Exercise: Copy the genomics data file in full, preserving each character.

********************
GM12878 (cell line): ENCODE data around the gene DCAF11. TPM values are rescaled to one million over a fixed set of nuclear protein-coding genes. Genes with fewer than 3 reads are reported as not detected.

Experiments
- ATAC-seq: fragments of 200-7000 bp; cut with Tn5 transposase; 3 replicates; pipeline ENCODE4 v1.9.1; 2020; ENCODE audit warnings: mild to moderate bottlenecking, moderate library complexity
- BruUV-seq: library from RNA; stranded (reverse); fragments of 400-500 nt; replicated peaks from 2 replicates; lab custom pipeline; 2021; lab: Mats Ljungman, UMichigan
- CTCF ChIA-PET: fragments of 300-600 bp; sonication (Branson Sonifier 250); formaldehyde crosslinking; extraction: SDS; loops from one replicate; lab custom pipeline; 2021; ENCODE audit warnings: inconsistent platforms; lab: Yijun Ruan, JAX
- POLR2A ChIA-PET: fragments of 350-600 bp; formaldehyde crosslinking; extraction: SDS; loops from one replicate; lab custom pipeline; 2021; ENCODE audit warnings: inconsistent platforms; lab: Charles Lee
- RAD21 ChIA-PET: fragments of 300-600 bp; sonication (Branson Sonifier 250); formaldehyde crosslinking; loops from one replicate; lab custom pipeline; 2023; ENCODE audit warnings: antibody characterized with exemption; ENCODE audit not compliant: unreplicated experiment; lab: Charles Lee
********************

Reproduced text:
GM12878 (cell line): ENCODE data around the gene DCAF11. TPM values are rescaled to one million over a fixed set of nuclear protein-coding genes. Genes with fewer than 3 reads are reported as not detected.

Experiments
- ATAC-seq: fragments of 200-7000 bp; cut with Tn5 transposase; 3 replicates; pipeline ENCODE4 v1.9.1; 2020; ENCODE audit warnings: mild to moderate bottlenecking, moderate library complexity
- BruUV-seq: library from RNA; stranded (reverse); fragments of 400-500 nt; replicated peaks from 2 replicates; lab custom pipeline; 2021; lab: Mats Ljungman, UMichigan
- CTCF ChIA-PET: fragments of 300-600 bp; sonication (Branson Sonifier 250); formaldehyde crosslinking; extraction: SDS; loops from one replicate; lab custom pipeline; 2021; ENCODE audit warnings: inconsistent platforms; lab: Yijun Ruan, JAX
- POLR2A ChIA-PET: fragments of 350-600 bp; formaldehyde crosslinking; extraction: SDS; loops from one replicate; lab custom pipeline; 2021; ENCODE audit warnings: inconsistent platforms; lab: Charles Lee
- RAD21 ChIA-PET: fragments of 300-600 bp; sonication (Branson Sonifier 250); formaldehyde crosslinking; loops from one replicate; lab custom pipeline; 2023; ENCODE audit warnings: antibody characterized with exemption; ENCODE audit not compliant: unreplicated experiment; lab: Charles Lee